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Disability in the Hebrew Bible: Interpreting Mental and Physical Differences 1st Edition

4.5 out of 5 stars 2 customer reviews
ISBN-13: 978-0521888073
ISBN-10: 0521888077
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Editorial Reviews

Review

"Olyan's book constitutes an excellent overview of disability in the Hebrew Bible. Though the book represents careful and very sound scholarship, it is also clearly written and accessible to the reader. The book remains interesting and thoughtful throughout."
Biblical Interpretation, Sarah J. Melcher, Xavier University

Book Description

Olyan seeks to reconstruct the Hebrew Bible's ideas of mental and physical disability and their social ramifications. This study shows how biblical writers constructed hierarchically significant difference and privileged the "able-bodied" over those with disabilities. It also explores the models of classification that biblical writers produced.
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Product Details

  • Hardcover: 202 pages
  • Publisher: Cambridge University Press; 1 edition (May 26, 2008)
  • Language: English
  • ISBN-10: 0521888077
  • ISBN-13: 978-0521888073
  • Product Dimensions: 6 x 0.6 x 9 inches
  • Shipping Weight: 13.4 ounces (View shipping rates and policies)
  • Average Customer Review: 4.5 out of 5 stars  See all reviews (2 customer reviews)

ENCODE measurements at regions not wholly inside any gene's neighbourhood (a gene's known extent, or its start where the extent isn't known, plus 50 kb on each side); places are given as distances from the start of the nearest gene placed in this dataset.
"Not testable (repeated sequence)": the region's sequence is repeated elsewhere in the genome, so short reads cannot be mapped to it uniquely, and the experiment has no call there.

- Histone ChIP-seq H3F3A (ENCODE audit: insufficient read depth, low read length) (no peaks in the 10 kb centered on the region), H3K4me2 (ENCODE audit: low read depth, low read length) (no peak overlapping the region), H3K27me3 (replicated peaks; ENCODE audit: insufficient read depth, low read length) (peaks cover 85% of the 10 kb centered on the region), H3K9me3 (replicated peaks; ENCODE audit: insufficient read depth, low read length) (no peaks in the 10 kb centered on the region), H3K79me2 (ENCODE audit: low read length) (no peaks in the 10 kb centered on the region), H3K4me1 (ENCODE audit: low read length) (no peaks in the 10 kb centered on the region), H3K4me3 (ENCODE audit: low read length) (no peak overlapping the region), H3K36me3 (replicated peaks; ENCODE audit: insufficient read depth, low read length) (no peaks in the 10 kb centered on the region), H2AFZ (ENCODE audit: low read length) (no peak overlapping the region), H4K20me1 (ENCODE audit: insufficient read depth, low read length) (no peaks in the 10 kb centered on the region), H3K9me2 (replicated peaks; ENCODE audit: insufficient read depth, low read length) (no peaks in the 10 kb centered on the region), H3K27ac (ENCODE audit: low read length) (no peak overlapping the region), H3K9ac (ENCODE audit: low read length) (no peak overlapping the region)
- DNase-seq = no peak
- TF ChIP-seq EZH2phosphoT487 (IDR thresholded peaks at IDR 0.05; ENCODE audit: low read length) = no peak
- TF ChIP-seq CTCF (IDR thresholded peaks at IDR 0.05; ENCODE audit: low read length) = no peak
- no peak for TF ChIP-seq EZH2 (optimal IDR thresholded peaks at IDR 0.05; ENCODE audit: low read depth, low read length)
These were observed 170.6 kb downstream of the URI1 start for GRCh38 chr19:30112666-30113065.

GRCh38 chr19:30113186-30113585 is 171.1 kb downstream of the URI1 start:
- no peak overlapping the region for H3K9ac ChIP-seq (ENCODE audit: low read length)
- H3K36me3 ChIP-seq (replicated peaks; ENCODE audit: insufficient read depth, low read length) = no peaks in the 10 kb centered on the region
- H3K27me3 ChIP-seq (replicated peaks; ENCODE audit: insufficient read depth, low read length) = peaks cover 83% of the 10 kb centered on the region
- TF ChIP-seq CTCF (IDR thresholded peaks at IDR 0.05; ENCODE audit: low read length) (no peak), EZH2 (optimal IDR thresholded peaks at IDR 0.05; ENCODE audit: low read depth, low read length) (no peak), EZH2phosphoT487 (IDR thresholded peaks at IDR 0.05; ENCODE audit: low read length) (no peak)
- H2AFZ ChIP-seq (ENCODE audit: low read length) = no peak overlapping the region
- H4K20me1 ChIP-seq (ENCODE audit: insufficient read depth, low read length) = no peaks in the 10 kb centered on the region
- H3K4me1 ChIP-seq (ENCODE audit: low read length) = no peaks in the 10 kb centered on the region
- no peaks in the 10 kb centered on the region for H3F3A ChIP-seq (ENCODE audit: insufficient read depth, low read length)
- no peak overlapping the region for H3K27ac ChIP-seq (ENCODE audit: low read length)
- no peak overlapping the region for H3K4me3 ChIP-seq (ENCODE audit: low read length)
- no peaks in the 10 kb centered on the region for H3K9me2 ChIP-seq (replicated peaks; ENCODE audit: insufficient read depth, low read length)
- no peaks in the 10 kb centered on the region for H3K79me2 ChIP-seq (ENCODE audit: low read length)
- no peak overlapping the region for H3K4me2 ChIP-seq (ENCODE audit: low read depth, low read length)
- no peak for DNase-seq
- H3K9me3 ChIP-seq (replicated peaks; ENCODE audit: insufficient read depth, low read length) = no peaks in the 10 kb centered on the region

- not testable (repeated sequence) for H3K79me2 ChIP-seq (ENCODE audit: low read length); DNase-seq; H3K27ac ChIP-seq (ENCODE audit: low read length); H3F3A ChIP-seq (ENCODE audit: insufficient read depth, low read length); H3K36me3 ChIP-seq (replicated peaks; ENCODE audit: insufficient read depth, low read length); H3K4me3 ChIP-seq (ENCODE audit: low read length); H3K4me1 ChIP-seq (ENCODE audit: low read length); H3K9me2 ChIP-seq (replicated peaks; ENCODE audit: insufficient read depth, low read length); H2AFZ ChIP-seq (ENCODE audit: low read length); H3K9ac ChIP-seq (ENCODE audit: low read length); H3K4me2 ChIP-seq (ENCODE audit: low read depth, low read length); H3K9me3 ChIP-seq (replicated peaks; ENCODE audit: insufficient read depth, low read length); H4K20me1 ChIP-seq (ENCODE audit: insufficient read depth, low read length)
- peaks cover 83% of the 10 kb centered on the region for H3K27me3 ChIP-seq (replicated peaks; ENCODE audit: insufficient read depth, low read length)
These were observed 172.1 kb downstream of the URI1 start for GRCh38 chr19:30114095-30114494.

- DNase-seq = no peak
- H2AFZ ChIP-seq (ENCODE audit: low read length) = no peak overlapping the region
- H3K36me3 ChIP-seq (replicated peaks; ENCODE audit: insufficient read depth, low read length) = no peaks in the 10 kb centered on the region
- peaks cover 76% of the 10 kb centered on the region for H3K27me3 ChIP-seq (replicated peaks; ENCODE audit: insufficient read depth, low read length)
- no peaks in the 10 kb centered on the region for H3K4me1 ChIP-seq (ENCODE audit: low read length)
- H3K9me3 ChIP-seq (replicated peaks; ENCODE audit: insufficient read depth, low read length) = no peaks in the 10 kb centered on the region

• Amazon Best Sellers Rank: #2,429,794 in Books (See Top 100 in Books)

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By J. Westlund on May 19, 2014
Format: Hardcover Verified Purchase
The anthropologist, Mary Douglas, began many years ago to notice the central role of being whole in the Hebrew Scriptures. This book takes these insights to another level of use and to a firmer conviction that her ideas are on to something valuable. If you are a Christian or Jew with disabilities, get this one.
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Format: Hardcover
In Disability In the Hebrew Bible: Interpreting Mental and Physical Differences, Saul M. Olyan (PhD - Harvard), professor of Judaic Studies at Brown University in Providence Rhode Island, investigates the earliest textual representations from a philological perspective. By examining the words and their related cognate forms in other languages, he articulates some insight into how disability obtained meaning in ancient writings.

The study begins by examining the physical characteristics that mark either beauty or ugliness in the ideal male and female and then relates the contrast between blemish and perfection. While there is major overlap, the categories are not exclusively congruent, particularly in the Wisdom literature.

Olyan examines blemish further and proposes there was another broader taxonomy inclusive of disability based in weakness, vulnerability, and dependence. He discovers that mental disabilities and some physical disabilities did not fall into blemish category, but all shared marginalization and stigmatization as evidenced by surrounding textual information. He acknowledges that much of the prophetic utopian vision uses persons with disability to demonstrate YHWH's purpose and power. While some of the text indicates continued marginalization, there is a strong thread that also shows the opposite. Those with disabilities, both ambulatory and non-ambulatory, are welcomed back from exile, into worship, and made beautiful in their disability.

Olyan refocuses his attention from persons with blemish to the relationship between wholeness and holiness. The same stigmatizing language used for people were also utilized for building materials and sacrifices deemed unsuitable for the temple.
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